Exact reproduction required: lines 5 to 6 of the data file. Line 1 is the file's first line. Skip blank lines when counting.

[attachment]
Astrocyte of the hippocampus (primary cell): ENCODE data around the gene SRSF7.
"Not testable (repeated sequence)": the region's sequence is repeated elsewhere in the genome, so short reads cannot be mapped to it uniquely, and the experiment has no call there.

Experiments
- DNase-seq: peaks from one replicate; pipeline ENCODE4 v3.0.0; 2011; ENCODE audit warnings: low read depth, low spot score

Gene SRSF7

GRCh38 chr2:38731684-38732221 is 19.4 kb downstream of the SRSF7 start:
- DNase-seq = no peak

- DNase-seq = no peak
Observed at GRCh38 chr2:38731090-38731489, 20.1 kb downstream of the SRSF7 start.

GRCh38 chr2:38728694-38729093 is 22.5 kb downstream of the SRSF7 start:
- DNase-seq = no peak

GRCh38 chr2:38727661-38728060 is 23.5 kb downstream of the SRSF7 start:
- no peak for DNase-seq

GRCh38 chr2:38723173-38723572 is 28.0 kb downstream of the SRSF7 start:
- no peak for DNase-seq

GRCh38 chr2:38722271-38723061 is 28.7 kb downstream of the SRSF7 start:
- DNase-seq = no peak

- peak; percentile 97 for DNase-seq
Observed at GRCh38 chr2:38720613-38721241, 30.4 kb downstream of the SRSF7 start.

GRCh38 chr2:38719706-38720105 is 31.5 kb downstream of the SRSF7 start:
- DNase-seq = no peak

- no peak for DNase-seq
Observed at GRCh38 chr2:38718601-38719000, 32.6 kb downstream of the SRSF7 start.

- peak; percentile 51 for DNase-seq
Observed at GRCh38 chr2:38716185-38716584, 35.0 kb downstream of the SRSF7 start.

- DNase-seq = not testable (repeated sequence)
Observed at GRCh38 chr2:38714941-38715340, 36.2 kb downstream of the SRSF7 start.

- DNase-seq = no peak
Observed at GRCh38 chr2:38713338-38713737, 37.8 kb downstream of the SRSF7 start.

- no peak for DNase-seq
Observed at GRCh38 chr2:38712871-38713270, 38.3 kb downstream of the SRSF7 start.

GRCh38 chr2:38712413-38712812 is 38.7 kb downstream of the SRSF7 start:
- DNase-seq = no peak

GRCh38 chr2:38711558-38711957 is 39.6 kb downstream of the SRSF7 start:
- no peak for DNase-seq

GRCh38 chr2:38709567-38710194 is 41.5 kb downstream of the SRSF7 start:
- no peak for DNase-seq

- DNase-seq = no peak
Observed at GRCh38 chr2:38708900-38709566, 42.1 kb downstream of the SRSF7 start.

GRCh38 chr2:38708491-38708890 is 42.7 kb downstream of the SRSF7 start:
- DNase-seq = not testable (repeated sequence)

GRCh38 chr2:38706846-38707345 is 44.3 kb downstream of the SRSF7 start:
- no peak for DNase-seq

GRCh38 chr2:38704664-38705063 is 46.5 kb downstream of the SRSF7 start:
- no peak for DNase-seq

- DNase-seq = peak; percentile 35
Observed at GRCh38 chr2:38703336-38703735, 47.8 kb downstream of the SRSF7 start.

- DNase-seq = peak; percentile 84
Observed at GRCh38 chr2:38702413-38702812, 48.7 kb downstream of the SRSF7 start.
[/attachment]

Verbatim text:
Gene SRSF7

GRCh38 chr2:38731684-38732221 is 19.4 kb downstream of the SRSF7 start: